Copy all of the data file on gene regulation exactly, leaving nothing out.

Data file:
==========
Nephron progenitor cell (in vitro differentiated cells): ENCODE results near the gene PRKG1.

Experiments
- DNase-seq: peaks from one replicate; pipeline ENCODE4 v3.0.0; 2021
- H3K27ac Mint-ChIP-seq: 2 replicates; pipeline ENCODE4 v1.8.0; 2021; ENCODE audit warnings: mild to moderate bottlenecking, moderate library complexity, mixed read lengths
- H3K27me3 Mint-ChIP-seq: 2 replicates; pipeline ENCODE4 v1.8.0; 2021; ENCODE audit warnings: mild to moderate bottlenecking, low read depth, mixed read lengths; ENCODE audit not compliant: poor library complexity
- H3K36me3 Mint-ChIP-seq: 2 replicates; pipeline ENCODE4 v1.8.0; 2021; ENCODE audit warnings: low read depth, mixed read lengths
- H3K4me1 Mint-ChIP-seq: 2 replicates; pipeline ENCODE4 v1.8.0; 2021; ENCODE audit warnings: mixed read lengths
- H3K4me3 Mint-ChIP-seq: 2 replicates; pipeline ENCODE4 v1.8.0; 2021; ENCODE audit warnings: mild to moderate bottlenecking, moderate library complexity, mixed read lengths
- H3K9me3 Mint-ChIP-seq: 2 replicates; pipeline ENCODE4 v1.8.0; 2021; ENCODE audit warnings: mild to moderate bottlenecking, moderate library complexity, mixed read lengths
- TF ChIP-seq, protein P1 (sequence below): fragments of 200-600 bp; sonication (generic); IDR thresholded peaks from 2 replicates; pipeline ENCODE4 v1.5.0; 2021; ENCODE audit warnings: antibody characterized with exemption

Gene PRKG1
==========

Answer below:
Nephron progenitor cell (in vitro differentiated cells): ENCODE results near the gene PRKG1.

Experiments
- DNase-seq: peaks from one replicate; pipeline ENCODE4 v3.0.0; 2021
- H3K27ac Mint-ChIP-seq: 2 replicates; pipeline ENCODE4 v1.8.0; 2021; ENCODE audit warnings: mild to moderate bottlenecking, moderate library complexity, mixed read lengths
- H3K27me3 Mint-ChIP-seq: 2 replicates; pipeline ENCODE4 v1.8.0; 2021; ENCODE audit warnings: mild to moderate bottlenecking, low read depth, mixed read lengths; ENCODE audit not compliant: poor library complexity
- H3K36me3 Mint-ChIP-seq: 2 replicates; pipeline ENCODE4 v1.8.0; 2021; ENCODE audit warnings: low read depth, mixed read lengths
- H3K4me1 Mint-ChIP-seq: 2 replicates; pipeline ENCODE4 v1.8.0; 2021; ENCODE audit warnings: mixed read lengths
- H3K4me3 Mint-ChIP-seq: 2 replicates; pipeline ENCODE4 v1.8.0; 2021; ENCODE audit warnings: mild to moderate bottlenecking, moderate library complexity, mixed read lengths
- H3K9me3 Mint-ChIP-seq: 2 replicates; pipeline ENCODE4 v1.8.0; 2021; ENCODE audit warnings: mild to moderate bottlenecking, moderate library complexity, mixed read lengths
- TF ChIP-seq, protein P1 (sequence below): fragments of 200-600 bp; sonication (generic); IDR thresholded peaks from 2 replicates; pipeline ENCODE4 v1.5.0; 2021; ENCODE audit warnings: antibody characterized with exemption

Gene PRKG1